Monday, January 16, 2006

Madison Employment in the "Leisure and Hospitality" Industry

by Tom Bozzo

When last we left the Chamber of Commerce's disgraced hatchet job (get a copy here at on the proposed Madison sick leave mandate, we had observed that its mostly off-topic section on the employment effects of the Madison smoking ban had failed to use city-specific data and, more importantly, had appeared to have chosen an employment series more for rhetorical effect than relevance. I promised graphs, and here they are.

First, here's a graph with the "leisure and hospitality" employment growth series used in the Chamber's report, along with two more narrowly defined series — each more closely targeted to the bars and taverns that would be expected to bear most of any employment effect from the ban.
Picture 8
(Click the picture for a full-size version.)

An interesting feature is that employment growth for the "leisure and hospitality" sector and the subsets including food service establishments and drinking places diverged before the smoking ban took effect.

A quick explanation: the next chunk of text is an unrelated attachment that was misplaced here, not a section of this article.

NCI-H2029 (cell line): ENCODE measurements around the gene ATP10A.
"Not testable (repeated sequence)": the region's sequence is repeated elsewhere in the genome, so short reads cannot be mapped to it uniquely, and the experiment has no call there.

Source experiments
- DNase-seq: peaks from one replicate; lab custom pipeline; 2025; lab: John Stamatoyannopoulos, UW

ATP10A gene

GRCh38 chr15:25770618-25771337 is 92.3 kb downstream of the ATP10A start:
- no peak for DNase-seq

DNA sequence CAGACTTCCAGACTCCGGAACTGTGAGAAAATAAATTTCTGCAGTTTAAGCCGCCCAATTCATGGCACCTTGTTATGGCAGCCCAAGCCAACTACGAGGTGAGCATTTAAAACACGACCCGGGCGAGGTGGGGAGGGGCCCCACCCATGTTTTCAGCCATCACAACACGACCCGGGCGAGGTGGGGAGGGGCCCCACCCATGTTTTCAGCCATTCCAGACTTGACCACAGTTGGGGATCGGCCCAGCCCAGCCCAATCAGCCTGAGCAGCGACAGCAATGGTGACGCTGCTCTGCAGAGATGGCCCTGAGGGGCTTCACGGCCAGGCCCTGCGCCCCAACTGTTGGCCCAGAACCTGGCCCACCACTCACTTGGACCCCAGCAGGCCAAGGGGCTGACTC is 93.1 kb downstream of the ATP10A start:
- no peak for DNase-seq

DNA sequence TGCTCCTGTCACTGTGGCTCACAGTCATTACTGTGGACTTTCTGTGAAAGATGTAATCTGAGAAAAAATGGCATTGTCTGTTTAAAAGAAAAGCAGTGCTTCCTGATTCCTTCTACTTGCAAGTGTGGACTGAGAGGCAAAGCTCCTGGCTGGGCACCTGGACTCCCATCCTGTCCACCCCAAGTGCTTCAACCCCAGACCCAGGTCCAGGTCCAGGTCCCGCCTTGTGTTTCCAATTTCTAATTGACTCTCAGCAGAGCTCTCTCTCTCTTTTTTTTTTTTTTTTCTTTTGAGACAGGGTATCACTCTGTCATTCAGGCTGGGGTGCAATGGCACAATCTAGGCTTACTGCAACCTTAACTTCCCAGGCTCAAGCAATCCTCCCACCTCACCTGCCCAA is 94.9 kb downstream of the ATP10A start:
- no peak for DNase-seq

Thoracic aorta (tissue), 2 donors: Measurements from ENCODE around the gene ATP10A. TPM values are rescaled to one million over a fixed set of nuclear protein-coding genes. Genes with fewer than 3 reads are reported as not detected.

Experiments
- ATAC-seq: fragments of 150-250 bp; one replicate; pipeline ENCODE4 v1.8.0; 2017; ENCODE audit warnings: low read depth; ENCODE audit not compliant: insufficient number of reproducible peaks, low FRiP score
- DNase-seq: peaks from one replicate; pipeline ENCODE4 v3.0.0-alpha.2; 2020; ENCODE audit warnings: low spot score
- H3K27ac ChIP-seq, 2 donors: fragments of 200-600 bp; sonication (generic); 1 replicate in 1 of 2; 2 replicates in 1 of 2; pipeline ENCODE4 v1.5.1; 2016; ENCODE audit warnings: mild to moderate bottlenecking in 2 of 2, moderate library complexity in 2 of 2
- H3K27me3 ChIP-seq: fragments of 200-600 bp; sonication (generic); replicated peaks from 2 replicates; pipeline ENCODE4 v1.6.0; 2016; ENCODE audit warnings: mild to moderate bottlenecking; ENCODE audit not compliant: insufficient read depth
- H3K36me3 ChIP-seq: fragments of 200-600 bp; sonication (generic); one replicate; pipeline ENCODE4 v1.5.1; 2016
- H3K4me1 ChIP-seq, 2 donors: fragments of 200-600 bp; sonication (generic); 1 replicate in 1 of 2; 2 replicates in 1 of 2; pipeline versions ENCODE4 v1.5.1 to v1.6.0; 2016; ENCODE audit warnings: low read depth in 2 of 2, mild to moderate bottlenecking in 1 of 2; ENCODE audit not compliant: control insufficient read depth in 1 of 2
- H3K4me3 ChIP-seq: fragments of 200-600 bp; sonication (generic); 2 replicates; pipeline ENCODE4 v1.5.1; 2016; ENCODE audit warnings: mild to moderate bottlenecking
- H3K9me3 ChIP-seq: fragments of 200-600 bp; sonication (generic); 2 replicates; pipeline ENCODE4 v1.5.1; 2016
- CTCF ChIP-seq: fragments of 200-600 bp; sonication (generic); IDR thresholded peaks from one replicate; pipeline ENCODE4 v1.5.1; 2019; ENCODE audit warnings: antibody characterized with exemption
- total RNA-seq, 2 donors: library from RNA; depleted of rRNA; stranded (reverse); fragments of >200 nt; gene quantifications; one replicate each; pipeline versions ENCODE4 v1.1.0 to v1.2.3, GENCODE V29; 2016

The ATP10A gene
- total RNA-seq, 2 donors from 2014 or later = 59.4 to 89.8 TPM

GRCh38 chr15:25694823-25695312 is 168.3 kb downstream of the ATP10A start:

Here are the employment data from which the growth rates were calculated.
Picture 9

A few things to note. First, the "food service and drinking places" industry accounts for the lion's share of total leisure and hospitality employment. The "leisure and hospitality" aggregate seems to show more pronounced summer peaks than the subgroups. They all appear to have a mild upward trend. The peak in 2004 seems to be unusually high for the aggregate, and the peak in '05 seems high for the "food service and drinking places" series. Meanwhile, "leisure and hospitality" excluding accommodation and food service is unusally low in the fall.

The residual classification is "arts, entertainment, and recreation" (which includes amusement and gambling industries), and I would have to defer to someone with more local labor market expertise to know if there's a story there. I can't think of an obvious source of a contraction in that category in the city, so if there's no story, I'd think... outlying data.

That's not the implication the CoC study wants you to draw, of course.

You should also read Ben at Badger Blues, from whom I was channeling the "hatchet job" theme.

(A spreadsheet with the source graphs, underlying data, and BLS series identifiers is here.)
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